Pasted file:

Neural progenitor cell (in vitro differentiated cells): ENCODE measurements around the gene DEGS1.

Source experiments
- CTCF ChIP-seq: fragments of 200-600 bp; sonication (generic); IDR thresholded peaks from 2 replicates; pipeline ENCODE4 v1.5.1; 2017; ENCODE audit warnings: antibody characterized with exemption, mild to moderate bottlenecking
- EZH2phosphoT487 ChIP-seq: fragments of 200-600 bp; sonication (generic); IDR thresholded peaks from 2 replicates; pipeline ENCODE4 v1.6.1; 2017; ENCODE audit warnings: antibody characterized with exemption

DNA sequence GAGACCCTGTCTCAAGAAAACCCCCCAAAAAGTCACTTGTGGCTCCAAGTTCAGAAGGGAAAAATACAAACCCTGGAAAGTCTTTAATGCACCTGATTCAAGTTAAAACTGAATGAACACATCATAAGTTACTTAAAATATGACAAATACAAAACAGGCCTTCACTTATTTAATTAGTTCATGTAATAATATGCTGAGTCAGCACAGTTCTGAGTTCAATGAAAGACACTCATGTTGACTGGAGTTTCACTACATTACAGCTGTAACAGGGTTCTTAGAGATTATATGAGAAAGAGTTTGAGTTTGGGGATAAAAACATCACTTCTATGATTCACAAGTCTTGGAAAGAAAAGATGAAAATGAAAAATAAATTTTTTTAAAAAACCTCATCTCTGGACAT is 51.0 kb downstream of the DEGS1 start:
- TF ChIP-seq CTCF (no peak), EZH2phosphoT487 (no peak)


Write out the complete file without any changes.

Neural progenitor cell (in vitro differentiated cells): ENCODE measurements around the gene DEGS1.

Source experiments
- CTCF ChIP-seq: fragments of 200-600 bp; sonication (generic); IDR thresholded peaks from 2 replicates; pipeline ENCODE4 v1.5.1; 2017; ENCODE audit warnings: antibody characterized with exemption, mild to moderate bottlenecking
- EZH2phosphoT487 ChIP-seq: fragments of 200-600 bp; sonication (generic); IDR thresholded peaks from 2 replicates; pipeline ENCODE4 v1.6.1; 2017; ENCODE audit warnings: antibody characterized with exemption

DNA sequence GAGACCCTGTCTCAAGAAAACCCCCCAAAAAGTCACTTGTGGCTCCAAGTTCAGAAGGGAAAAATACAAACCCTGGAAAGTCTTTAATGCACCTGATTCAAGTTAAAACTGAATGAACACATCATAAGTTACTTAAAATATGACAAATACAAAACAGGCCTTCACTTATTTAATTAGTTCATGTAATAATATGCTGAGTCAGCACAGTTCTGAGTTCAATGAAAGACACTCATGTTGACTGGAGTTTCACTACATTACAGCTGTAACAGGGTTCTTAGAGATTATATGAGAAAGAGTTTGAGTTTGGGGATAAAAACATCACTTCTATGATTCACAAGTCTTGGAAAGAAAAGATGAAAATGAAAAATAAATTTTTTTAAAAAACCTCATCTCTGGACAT is 51.0 kb downstream of the DEGS1 start:
- TF ChIP-seq CTCF (no peak), EZH2phosphoT487 (no peak)